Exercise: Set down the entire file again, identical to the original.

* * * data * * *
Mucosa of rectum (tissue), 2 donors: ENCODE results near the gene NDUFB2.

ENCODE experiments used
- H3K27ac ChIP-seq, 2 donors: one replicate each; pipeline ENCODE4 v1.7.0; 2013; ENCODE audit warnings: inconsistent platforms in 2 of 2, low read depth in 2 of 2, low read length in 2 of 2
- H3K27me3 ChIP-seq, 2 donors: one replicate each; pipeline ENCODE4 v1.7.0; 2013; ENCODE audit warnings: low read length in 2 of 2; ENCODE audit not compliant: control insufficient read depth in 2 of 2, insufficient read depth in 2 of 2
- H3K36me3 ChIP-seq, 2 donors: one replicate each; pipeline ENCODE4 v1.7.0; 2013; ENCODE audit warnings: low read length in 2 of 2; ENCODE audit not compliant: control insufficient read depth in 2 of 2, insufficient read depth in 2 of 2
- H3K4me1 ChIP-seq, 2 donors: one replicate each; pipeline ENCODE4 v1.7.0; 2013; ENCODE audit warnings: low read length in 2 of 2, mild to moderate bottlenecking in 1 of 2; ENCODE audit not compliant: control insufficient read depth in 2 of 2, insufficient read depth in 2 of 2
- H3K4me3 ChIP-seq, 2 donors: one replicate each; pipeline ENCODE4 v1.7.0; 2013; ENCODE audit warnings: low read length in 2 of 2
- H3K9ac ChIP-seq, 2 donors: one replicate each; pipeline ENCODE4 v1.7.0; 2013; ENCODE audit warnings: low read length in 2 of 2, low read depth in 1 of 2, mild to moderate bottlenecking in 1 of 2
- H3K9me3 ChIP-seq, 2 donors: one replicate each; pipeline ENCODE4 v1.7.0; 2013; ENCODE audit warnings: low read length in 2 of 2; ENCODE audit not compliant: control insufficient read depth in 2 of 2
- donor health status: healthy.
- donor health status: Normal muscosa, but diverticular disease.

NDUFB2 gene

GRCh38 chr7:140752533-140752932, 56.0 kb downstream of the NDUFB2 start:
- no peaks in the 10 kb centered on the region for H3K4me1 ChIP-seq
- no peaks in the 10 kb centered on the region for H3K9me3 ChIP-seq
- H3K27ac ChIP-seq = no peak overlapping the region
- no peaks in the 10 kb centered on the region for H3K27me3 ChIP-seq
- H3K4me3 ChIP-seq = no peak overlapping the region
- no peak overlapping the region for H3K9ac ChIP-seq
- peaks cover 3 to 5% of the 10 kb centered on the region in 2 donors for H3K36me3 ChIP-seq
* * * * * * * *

Mucosa of rectum (tissue), 2 donors: ENCODE results near the gene NDUFB2.

ENCODE experiments used
- H3K27ac ChIP-seq, 2 donors: one replicate each; pipeline ENCODE4 v1.7.0; 2013; ENCODE audit warnings: inconsistent platforms in 2 of 2, low read depth in 2 of 2, low read length in 2 of 2
- H3K27me3 ChIP-seq, 2 donors: one replicate each; pipeline ENCODE4 v1.7.0; 2013; ENCODE audit warnings: low read length in 2 of 2; ENCODE audit not compliant: control insufficient read depth in 2 of 2, insufficient read depth in 2 of 2
- H3K36me3 ChIP-seq, 2 donors: one replicate each; pipeline ENCODE4 v1.7.0; 2013; ENCODE audit warnings: low read length in 2 of 2; ENCODE audit not compliant: control insufficient read depth in 2 of 2, insufficient read depth in 2 of 2
- H3K4me1 ChIP-seq, 2 donors: one replicate each; pipeline ENCODE4 v1.7.0; 2013; ENCODE audit warnings: low read length in 2 of 2, mild to moderate bottlenecking in 1 of 2; ENCODE audit not compliant: control insufficient read depth in 2 of 2, insufficient read depth in 2 of 2
- H3K4me3 ChIP-seq, 2 donors: one replicate each; pipeline ENCODE4 v1.7.0; 2013; ENCODE audit warnings: low read length in 2 of 2
- H3K9ac ChIP-seq, 2 donors: one replicate each; pipeline ENCODE4 v1.7.0; 2013; ENCODE audit warnings: low read length in 2 of 2, low read depth in 1 of 2, mild to moderate bottlenecking in 1 of 2
- H3K9me3 ChIP-seq, 2 donors: one replicate each; pipeline ENCODE4 v1.7.0; 2013; ENCODE audit warnings: low read length in 2 of 2; ENCODE audit not compliant: control insufficient read depth in 2 of 2
- donor health status: healthy.
- donor health status: Normal muscosa, but diverticular disease.

NDUFB2 gene

GRCh38 chr7:140752533-140752932, 56.0 kb downstream of the NDUFB2 start:
- no peaks in the 10 kb centered on the region for H3K4me1 ChIP-seq
- no peaks in the 10 kb centered on the region for H3K9me3 ChIP-seq
- H3K27ac ChIP-seq = no peak overlapping the region
- no peaks in the 10 kb centered on the region for H3K27me3 ChIP-seq
- H3K4me3 ChIP-seq = no peak overlapping the region
- no peak overlapping the region for H3K9ac ChIP-seq
- peaks cover 3 to 5% of the 10 kb centered on the region in 2 donors for H3K36me3 ChIP-seq